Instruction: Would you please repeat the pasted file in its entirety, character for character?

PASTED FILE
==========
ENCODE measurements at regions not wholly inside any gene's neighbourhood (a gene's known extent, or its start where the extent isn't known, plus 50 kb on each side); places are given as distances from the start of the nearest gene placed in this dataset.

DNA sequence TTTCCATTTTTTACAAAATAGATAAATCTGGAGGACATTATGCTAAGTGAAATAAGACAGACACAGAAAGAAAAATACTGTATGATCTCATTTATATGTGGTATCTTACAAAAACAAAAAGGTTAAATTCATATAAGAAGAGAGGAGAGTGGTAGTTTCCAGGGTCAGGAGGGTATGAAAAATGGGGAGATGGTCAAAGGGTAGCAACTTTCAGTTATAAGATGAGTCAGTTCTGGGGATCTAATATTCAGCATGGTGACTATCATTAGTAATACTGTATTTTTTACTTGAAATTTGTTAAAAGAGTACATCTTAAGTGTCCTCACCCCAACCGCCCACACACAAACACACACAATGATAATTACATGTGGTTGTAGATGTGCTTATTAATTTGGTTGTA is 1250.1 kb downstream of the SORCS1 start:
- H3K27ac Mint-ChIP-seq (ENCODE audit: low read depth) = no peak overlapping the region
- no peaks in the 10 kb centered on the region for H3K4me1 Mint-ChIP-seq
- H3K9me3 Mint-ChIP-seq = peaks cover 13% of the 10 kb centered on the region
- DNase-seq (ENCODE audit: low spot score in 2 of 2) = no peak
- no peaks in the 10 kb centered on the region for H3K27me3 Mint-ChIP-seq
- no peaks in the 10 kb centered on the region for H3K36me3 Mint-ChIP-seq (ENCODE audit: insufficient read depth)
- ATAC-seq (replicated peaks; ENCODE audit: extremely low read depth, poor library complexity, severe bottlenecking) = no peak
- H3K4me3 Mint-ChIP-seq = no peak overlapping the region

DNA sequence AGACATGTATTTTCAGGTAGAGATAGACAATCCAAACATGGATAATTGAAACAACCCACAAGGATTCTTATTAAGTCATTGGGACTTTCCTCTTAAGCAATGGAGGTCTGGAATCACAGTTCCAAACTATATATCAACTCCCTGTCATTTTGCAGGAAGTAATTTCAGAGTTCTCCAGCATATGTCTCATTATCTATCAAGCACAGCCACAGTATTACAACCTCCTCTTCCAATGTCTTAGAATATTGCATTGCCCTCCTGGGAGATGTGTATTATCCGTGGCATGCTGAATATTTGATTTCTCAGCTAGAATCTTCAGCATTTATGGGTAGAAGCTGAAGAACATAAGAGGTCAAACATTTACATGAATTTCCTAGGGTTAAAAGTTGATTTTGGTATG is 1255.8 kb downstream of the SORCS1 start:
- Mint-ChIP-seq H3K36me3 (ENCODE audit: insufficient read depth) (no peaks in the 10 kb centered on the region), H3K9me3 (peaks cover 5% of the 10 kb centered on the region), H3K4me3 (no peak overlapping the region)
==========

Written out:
ENCODE measurements at regions not wholly inside any gene's neighbourhood (a gene's known extent, or its start where the extent isn't known, plus 50 kb on each side); places are given as distances from the start of the nearest gene placed in this dataset.

DNA sequence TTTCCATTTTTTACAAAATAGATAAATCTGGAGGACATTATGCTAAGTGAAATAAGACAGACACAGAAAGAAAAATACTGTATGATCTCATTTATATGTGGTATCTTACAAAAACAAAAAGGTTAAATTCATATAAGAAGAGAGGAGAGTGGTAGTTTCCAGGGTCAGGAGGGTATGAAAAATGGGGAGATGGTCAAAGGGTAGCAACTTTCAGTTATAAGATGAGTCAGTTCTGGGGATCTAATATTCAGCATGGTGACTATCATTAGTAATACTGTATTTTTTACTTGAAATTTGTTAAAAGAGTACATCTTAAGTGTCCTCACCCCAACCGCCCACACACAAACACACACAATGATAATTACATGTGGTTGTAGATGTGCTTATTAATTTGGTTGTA is 1250.1 kb downstream of the SORCS1 start:
- H3K27ac Mint-ChIP-seq (ENCODE audit: low read depth) = no peak overlapping the region
- no peaks in the 10 kb centered on the region for H3K4me1 Mint-ChIP-seq
- H3K9me3 Mint-ChIP-seq = peaks cover 13% of the 10 kb centered on the region
- DNase-seq (ENCODE audit: low spot score in 2 of 2) = no peak
- no peaks in the 10 kb centered on the region for H3K27me3 Mint-ChIP-seq
- no peaks in the 10 kb centered on the region for H3K36me3 Mint-ChIP-seq (ENCODE audit: insufficient read depth)
- ATAC-seq (replicated peaks; ENCODE audit: extremely low read depth, poor library complexity, severe bottlenecking) = no peak
- H3K4me3 Mint-ChIP-seq = no peak overlapping the region

DNA sequence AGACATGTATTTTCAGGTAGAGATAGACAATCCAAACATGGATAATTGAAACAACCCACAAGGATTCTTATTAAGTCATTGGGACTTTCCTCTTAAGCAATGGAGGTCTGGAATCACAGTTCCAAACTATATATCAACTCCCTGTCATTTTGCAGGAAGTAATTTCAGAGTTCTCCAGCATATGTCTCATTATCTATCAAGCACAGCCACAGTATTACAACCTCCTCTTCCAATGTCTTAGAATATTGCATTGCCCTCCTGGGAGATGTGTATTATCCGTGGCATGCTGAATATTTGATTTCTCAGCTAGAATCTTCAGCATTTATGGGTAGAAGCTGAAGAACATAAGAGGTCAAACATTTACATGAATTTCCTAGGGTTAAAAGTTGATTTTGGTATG is 1255.8 kb downstream of the SORCS1 start:
- Mint-ChIP-seq H3K36me3 (ENCODE audit: insufficient read depth) (no peaks in the 10 kb centered on the region), H3K9me3 (peaks cover 5% of the 10 kb centered on the region), H3K4me3 (no peak overlapping the region)